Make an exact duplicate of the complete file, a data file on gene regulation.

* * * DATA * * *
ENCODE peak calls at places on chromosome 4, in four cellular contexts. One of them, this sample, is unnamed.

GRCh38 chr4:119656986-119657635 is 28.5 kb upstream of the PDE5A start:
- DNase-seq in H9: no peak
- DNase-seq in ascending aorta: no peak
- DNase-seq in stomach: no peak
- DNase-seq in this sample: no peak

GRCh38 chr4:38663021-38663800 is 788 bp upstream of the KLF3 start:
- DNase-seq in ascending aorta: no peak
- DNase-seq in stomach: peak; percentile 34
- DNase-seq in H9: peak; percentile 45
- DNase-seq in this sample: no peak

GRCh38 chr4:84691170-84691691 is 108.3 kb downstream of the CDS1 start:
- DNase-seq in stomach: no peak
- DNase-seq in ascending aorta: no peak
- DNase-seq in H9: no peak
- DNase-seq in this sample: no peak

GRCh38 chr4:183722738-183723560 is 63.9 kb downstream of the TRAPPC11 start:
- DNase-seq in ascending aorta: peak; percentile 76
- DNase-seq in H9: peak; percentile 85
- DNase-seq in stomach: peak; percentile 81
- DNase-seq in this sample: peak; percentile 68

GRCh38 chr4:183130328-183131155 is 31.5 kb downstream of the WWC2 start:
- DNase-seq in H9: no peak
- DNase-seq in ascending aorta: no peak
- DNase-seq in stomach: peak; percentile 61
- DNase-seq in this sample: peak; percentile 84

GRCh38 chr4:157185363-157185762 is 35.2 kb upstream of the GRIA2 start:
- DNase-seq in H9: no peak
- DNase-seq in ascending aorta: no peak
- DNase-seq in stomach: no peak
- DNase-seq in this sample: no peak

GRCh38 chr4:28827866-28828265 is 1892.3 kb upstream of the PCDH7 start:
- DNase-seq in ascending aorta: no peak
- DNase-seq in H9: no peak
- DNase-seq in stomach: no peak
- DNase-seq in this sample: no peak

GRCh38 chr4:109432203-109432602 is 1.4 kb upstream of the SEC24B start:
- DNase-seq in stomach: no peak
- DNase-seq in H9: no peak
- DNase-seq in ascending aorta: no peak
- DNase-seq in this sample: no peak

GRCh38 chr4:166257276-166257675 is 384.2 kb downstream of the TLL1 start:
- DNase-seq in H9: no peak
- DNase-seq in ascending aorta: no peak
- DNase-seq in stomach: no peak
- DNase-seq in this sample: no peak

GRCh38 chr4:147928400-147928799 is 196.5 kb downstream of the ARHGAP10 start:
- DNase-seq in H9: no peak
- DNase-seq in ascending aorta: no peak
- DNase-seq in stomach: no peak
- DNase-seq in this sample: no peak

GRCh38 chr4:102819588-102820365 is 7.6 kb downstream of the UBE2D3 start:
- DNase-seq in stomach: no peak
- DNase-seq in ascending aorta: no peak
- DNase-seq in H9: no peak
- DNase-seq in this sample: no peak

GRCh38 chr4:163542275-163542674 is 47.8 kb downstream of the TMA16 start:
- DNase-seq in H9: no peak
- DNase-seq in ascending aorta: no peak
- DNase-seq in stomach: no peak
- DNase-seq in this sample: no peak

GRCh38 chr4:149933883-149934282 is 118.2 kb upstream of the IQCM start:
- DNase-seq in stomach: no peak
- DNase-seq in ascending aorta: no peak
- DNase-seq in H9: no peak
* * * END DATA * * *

ENCODE peak calls at places on chromosome 4, in four cellular contexts. One of them, this sample, is unnamed.

GRCh38 chr4:119656986-119657635 is 28.5 kb upstream of the PDE5A start:
- DNase-seq in H9: no peak
- DNase-seq in ascending aorta: no peak
- DNase-seq in stomach: no peak
- DNase-seq in this sample: no peak

GRCh38 chr4:38663021-38663800 is 788 bp upstream of the KLF3 start:
- DNase-seq in ascending aorta: no peak
- DNase-seq in stomach: peak; percentile 34
- DNase-seq in H9: peak; percentile 45
- DNase-seq in this sample: no peak

GRCh38 chr4:84691170-84691691 is 108.3 kb downstream of the CDS1 start:
- DNase-seq in stomach: no peak
- DNase-seq in ascending aorta: no peak
- DNase-seq in H9: no peak
- DNase-seq in this sample: no peak

GRCh38 chr4:183722738-183723560 is 63.9 kb downstream of the TRAPPC11 start:
- DNase-seq in ascending aorta: peak; percentile 76
- DNase-seq in H9: peak; percentile 85
- DNase-seq in stomach: peak; percentile 81
- DNase-seq in this sample: peak; percentile 68

GRCh38 chr4:183130328-183131155 is 31.5 kb downstream of the WWC2 start:
- DNase-seq in H9: no peak
- DNase-seq in ascending aorta: no peak
- DNase-seq in stomach: peak; percentile 61
- DNase-seq in this sample: peak; percentile 84

GRCh38 chr4:157185363-157185762 is 35.2 kb upstream of the GRIA2 start:
- DNase-seq in H9: no peak
- DNase-seq in ascending aorta: no peak
- DNase-seq in stomach: no peak
- DNase-seq in this sample: no peak

GRCh38 chr4:28827866-28828265 is 1892.3 kb upstream of the PCDH7 start:
- DNase-seq in ascending aorta: no peak
- DNase-seq in H9: no peak
- DNase-seq in stomach: no peak
- DNase-seq in this sample: no peak

GRCh38 chr4:109432203-109432602 is 1.4 kb upstream of the SEC24B start:
- DNase-seq in stomach: no peak
- DNase-seq in H9: no peak
- DNase-seq in ascending aorta: no peak
- DNase-seq in this sample: no peak

GRCh38 chr4:166257276-166257675 is 384.2 kb downstream of the TLL1 start:
- DNase-seq in H9: no peak
- DNase-seq in ascending aorta: no peak
- DNase-seq in stomach: no peak
- DNase-seq in this sample: no peak

GRCh38 chr4:147928400-147928799 is 196.5 kb downstream of the ARHGAP10 start:
- DNase-seq in H9: no peak
- DNase-seq in ascending aorta: no peak
- DNase-seq in stomach: no peak
- DNase-seq in this sample: no peak

GRCh38 chr4:102819588-102820365 is 7.6 kb downstream of the UBE2D3 start:
- DNase-seq in stomach: no peak
- DNase-seq in ascending aorta: no peak
- DNase-seq in H9: no peak
- DNase-seq in this sample: no peak

GRCh38 chr4:163542275-163542674 is 47.8 kb downstream of the TMA16 start:
- DNase-seq in H9: no peak
- DNase-seq in ascending aorta: no peak
- DNase-seq in stomach: no peak
- DNase-seq in this sample: no peak

GRCh38 chr4:149933883-149934282 is 118.2 kb upstream of the IQCM start:
- DNase-seq in stomach: no peak
- DNase-seq in ascending aorta: no peak
- DNase-seq in H9: no peak